It’s hard to believe, watching him in action from moment to moment, that Bill Simmons is the sort of figure who evokes strong emotions. Simmons, on the first episode of his new weekly talk show Any Given Wednesday, barely meets the camera’s gaze, and his delivery is stiff and halting; he seemed overmatched by the most basic aspects of TV talk. Watching him now, it’s surprising to recall that Simmons is one of the most powerful figures in TV sports coverage, after years at ESPN that included the founding of the sports and culture digital magazine Grantland, appearances on NBA coverage, and, ultimately, an acrimonious departure.
And yet it takes only a second of actually listening to Simmons to understand exactly why the subscription cable service brought him on. With only one episode of Any Given Wednesday under his belt, Bill Simmons has already figured out exactly how to maximally irritate. For a service that thrives on impassioned viewership, it’s hard not to imagine that Simmons’s ability to rankle is at least better than being boring.
Simmons’s skill has always been his ability to exist at the intersection of entertainment and sports (which is not so unique a gift as he thinks it is, as proven by the existence of the Sunday Night Football theme song and the “E” in “ESPN”). And yet his show merged the least insightful of both.
The show takes the form of a thirty-minute talk-show, with an opening monologue and two interviews bridged by a taped sketch. It wasn’t wildly unlike the early episodes of John Oliver’s Last Week Tonight, using various tools to look at topics in the news, but for its tone of arch disdain. In the monologue, delivered by an off-camera Simmons while a video montage unspools, the host says LeBron James is now “Bird 2.0 crossed with Magic 2.0 crossed with Bo crossed with Scottie crossed with Mailman crossed with ‘What the F—.'” Each individual player mentioned, from Larry Bird to Karl Malone, shows up onscreen, followed by “WTF” podcast host Marc Maron. Maron has nothing to do with anything, but is used here as a way to signal to those people interested in higher and artier pursuits that Simmons sees them, and that they aren’t really just listening to a list of unconnected famous NBA players from the past. Later in the monologue, the end-of-the-bar rambling is interrupted by an out-of-completely-nowhere jab at Macaulay Culkin and Lindsay Lohan, both former child stars whom Simmons describes as “total weirdos,” unlike the well-adjusted former teen athlete LeBron James. If this is what Simmons takes to be sophisticated insight about pop culture, he can keep it.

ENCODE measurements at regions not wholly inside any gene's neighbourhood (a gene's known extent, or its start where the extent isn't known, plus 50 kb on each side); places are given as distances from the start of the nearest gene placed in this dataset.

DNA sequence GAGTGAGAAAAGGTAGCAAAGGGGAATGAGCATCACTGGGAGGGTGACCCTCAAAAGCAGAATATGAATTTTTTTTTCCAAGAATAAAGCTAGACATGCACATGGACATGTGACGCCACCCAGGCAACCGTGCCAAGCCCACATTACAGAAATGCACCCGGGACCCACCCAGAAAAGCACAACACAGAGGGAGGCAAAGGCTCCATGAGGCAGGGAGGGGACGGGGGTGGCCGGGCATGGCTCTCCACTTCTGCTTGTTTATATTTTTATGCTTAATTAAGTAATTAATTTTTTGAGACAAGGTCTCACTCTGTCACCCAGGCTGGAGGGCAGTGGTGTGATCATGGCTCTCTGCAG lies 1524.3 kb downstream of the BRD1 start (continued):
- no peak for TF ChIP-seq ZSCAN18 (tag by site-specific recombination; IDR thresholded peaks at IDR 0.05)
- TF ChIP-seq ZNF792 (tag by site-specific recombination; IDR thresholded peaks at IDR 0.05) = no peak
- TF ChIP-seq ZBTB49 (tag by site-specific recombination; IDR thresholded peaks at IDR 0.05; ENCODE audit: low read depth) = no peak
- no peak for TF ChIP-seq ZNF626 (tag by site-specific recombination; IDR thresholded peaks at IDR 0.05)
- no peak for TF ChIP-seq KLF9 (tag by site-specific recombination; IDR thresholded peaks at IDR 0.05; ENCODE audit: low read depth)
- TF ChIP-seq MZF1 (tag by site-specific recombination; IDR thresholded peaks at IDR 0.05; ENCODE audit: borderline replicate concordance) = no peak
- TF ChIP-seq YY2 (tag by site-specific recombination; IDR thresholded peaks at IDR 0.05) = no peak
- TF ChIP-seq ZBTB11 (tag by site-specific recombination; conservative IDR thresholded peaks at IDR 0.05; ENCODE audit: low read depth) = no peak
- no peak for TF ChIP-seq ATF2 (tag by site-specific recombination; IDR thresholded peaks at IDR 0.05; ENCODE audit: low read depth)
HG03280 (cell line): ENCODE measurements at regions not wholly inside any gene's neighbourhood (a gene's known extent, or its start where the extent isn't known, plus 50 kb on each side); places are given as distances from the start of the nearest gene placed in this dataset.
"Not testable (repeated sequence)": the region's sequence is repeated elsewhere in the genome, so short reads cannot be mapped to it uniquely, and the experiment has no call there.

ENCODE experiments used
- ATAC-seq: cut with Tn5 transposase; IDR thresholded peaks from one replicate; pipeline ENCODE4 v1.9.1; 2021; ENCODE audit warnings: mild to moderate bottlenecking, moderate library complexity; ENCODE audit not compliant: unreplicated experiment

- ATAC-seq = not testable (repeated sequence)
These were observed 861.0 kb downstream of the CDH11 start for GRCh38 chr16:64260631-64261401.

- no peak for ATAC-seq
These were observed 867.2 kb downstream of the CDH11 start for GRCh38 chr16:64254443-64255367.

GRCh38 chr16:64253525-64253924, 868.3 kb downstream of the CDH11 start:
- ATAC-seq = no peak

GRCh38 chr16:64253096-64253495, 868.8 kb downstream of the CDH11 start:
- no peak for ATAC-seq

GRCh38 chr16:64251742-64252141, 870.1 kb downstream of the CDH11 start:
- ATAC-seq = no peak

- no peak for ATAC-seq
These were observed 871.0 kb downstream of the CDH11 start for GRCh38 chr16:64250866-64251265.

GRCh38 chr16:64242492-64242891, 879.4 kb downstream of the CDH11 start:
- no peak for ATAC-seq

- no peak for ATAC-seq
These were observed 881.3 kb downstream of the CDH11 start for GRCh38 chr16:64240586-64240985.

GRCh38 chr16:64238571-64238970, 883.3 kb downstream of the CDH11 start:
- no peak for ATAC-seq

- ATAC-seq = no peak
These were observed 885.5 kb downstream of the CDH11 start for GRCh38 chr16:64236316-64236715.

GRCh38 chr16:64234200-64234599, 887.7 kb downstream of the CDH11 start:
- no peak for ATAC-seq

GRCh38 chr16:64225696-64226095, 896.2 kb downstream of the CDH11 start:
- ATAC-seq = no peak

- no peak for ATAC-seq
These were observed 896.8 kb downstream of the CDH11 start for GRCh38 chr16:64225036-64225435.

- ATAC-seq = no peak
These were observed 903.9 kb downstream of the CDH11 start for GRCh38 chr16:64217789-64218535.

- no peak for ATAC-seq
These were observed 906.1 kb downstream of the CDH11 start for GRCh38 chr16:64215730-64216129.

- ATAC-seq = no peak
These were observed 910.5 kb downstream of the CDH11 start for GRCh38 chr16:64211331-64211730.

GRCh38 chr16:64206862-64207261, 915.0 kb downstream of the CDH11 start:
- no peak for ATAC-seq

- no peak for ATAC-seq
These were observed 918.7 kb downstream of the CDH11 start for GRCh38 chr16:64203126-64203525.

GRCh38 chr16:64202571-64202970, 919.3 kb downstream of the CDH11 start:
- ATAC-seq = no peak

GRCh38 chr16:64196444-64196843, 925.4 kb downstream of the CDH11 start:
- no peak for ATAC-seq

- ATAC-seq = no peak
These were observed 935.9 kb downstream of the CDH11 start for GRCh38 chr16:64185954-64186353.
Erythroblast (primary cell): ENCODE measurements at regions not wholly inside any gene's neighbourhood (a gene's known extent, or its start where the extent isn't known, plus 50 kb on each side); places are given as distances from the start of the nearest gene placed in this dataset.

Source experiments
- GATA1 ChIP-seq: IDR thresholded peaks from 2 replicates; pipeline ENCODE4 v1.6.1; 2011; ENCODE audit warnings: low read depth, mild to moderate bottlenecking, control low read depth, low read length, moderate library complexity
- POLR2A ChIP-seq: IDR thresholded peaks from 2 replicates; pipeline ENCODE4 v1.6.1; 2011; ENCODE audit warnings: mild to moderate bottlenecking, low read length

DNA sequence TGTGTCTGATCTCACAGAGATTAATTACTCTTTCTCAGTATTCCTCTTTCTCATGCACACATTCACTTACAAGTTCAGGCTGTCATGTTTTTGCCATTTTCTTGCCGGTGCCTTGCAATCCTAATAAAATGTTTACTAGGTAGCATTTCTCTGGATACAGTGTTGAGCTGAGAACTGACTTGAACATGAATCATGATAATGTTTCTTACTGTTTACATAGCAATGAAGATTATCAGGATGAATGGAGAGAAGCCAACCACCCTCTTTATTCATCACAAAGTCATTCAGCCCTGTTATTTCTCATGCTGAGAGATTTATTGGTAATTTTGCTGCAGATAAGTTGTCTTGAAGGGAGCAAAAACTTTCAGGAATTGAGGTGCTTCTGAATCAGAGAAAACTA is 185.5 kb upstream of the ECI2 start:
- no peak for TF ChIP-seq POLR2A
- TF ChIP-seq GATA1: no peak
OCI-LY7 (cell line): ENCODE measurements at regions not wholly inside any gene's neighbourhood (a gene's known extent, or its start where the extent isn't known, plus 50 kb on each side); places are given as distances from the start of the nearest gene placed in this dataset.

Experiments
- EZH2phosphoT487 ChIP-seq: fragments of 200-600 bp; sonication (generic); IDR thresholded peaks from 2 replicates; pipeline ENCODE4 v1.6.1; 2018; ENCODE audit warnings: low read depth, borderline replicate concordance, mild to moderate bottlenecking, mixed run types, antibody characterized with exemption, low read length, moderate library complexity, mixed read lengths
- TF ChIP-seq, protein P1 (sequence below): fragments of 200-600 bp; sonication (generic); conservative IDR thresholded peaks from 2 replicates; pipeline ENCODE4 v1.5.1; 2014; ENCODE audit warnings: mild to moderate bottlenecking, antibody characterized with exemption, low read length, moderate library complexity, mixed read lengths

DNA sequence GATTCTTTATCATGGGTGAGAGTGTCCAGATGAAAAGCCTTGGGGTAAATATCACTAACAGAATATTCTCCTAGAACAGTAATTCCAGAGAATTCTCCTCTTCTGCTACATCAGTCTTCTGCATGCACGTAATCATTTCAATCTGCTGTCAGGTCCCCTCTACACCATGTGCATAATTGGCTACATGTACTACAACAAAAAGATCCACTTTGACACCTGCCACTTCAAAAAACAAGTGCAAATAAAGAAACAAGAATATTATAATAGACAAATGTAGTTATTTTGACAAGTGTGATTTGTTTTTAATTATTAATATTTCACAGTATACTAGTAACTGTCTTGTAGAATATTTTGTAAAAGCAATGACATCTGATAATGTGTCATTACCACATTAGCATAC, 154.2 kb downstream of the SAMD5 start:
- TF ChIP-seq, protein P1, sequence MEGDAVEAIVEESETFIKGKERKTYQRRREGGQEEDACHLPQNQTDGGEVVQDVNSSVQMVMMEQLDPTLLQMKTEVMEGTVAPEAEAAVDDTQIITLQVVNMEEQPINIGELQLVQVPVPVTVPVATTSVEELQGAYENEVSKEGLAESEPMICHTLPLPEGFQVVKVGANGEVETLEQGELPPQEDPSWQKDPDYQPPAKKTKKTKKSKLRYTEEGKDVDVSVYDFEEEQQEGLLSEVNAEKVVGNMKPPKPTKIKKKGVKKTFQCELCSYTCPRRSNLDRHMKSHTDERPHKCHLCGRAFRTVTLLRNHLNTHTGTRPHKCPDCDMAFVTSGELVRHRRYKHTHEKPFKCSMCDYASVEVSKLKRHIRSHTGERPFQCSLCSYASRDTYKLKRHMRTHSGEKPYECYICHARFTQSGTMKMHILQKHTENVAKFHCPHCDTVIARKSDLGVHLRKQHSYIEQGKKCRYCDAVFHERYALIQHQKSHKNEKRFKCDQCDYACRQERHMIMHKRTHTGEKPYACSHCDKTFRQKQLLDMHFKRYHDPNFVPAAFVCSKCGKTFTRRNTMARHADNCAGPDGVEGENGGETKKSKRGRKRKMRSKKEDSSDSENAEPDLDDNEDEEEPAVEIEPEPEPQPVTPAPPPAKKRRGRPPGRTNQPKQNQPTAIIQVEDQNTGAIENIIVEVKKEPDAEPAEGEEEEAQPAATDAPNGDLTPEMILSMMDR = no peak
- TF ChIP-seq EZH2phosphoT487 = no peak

This is the part of the review where I note that, like anyone else who is a professional writer in 2016, I admire a great deal of what Grantland—now defunct after Simmons’s issues with owner ESPN became a media story—accomplished. I admire The Ringer, Simmons’s new site that merges sports coverage with a particularly joyous and peculiar sort of pop-culture fandom. Those sites, edited and written in large part by people not named Bill Simmons, treat culture and sports as jumping-off points for genuine fun and engagement.
By contrast, Any Given Wednesday‘s dark attitude makes sports and popular culture feel like a slog. A segment called “The Big Picture,” intended to answer the question “Is LeBron One of the Three Best Players Ever?,” could have been at least gabby fun, had guest Charles Barkley not made clear that he had five favorite basketball players, all from a different era of play, and would never, ever change that opinion. A more agile host would have pivoted to a question the guest was willing to consider answering. And a taped bit, used as a transition in the show, that joked about Steph Curry’s corny TV endorsements and put forward an idea for what his new ads could look like—just footage of him playing in the NBA—is a strangely mean-spirited bit of media criticism. But beyond its nihilistic point, it made little sense: Professional sports leagues are not often in the business of licensing their footage to TV commercials for unrelated projects.
It was the interview with Ben Affleck, though, that cast most sharply into relief Simmons’s weaknesses. This interview, an off-the-rails disaster of the sort that’ll be watched on YouTube for years to come, consists of Affleck and Simmons, both fans of Boston sports teams, egging each other on to the point where Affleck is screaming and cursing over the NFL’s treatment of the New England Patriots. It’s a strange, troubling performance that’s more worth watching than it is summarizing. And it rested on an unattractive sort of disdain, and the assumption that volume and willingness to be scorched-earth snide are equivalent to truth.
It was doubly strange for how much it had in common with Simmons’s bete noire ESPN—and how much worse it was. For all the contempt Simmons has for his former employer, he’s put together a loud, know-it-all show just like Pardon the Interruption, just less-informed and less pegged to the news. Of course, Simmons found room in his final segment, about how “there is no blueprint for winning in 2016,” to shade ESPN, commenting that their putting together a documentary mentioned as a potential Oscar winner was unexpected. The observation about 2016 is about as deep as when Kylie Jenner called this “the year of realizing stuff,” but why should ESPN’s having made something great come as a surprise? They, like, many other channels across the dial, have ambitions beyond cool-kid posturing. Simmons may have left their employ, but maybe someday his series, so consumed right now with showing you just how smart it is, might join them in actually creating something.